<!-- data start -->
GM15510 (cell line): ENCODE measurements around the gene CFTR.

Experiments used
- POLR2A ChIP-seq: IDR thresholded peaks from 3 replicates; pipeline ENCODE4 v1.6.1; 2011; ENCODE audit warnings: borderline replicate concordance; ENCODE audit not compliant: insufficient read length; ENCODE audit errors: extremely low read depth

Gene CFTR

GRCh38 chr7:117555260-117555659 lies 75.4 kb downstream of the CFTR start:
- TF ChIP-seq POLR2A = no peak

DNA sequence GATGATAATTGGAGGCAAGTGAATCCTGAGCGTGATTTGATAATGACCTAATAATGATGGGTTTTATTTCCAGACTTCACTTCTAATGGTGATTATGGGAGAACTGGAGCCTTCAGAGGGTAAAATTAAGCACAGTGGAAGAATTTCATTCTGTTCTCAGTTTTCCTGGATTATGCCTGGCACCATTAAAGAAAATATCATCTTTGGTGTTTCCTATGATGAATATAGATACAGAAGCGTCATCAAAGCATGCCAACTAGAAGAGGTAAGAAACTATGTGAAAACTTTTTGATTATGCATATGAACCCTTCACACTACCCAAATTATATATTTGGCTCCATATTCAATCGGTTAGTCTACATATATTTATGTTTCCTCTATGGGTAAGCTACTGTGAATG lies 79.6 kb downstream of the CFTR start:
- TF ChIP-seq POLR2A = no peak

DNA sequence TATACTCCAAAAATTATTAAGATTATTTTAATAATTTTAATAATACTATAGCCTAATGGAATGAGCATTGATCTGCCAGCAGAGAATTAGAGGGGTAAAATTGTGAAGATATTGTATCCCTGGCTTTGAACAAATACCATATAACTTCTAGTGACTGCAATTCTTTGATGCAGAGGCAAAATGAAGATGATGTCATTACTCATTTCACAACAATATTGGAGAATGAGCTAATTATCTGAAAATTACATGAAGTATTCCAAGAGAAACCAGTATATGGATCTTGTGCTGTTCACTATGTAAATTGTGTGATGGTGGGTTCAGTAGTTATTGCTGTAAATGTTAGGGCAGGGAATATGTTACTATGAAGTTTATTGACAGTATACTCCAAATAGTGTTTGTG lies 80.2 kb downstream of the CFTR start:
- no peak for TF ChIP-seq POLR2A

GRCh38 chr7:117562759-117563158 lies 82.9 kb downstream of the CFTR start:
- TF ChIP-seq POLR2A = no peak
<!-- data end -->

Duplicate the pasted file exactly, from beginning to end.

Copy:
GM15510 (cell line): ENCODE measurements around the gene CFTR.

Experiments used
- POLR2A ChIP-seq: IDR thresholded peaks from 3 replicates; pipeline ENCODE4 v1.6.1; 2011; ENCODE audit warnings: borderline replicate concordance; ENCODE audit not compliant: insufficient read length; ENCODE audit errors: extremely low read depth

Gene CFTR

GRCh38 chr7:117555260-117555659 lies 75.4 kb downstream of the CFTR start:
- TF ChIP-seq POLR2A = no peak

DNA sequence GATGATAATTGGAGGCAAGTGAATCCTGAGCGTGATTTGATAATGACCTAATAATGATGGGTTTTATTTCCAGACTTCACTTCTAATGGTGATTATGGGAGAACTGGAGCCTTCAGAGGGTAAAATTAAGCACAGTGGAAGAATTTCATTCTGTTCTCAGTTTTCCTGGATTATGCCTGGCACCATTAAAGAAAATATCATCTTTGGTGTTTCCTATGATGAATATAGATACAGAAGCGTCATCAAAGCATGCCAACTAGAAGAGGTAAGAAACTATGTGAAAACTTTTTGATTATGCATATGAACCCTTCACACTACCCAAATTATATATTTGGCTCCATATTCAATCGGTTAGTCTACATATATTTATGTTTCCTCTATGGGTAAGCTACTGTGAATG lies 79.6 kb downstream of the CFTR start:
- TF ChIP-seq POLR2A = no peak

DNA sequence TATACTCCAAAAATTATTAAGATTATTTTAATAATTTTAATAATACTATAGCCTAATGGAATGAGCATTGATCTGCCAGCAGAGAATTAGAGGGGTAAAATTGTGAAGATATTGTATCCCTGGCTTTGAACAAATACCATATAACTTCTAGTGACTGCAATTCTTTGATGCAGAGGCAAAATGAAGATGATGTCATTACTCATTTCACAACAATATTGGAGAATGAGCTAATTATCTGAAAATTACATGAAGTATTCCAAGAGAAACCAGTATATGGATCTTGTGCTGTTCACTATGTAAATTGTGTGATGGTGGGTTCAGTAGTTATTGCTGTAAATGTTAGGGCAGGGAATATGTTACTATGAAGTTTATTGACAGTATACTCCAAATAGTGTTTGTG lies 80.2 kb downstream of the CFTR start:
- no peak for TF ChIP-seq POLR2A

GRCh38 chr7:117562759-117563158 lies 82.9 kb downstream of the CFTR start:
- TF ChIP-seq POLR2A = no peak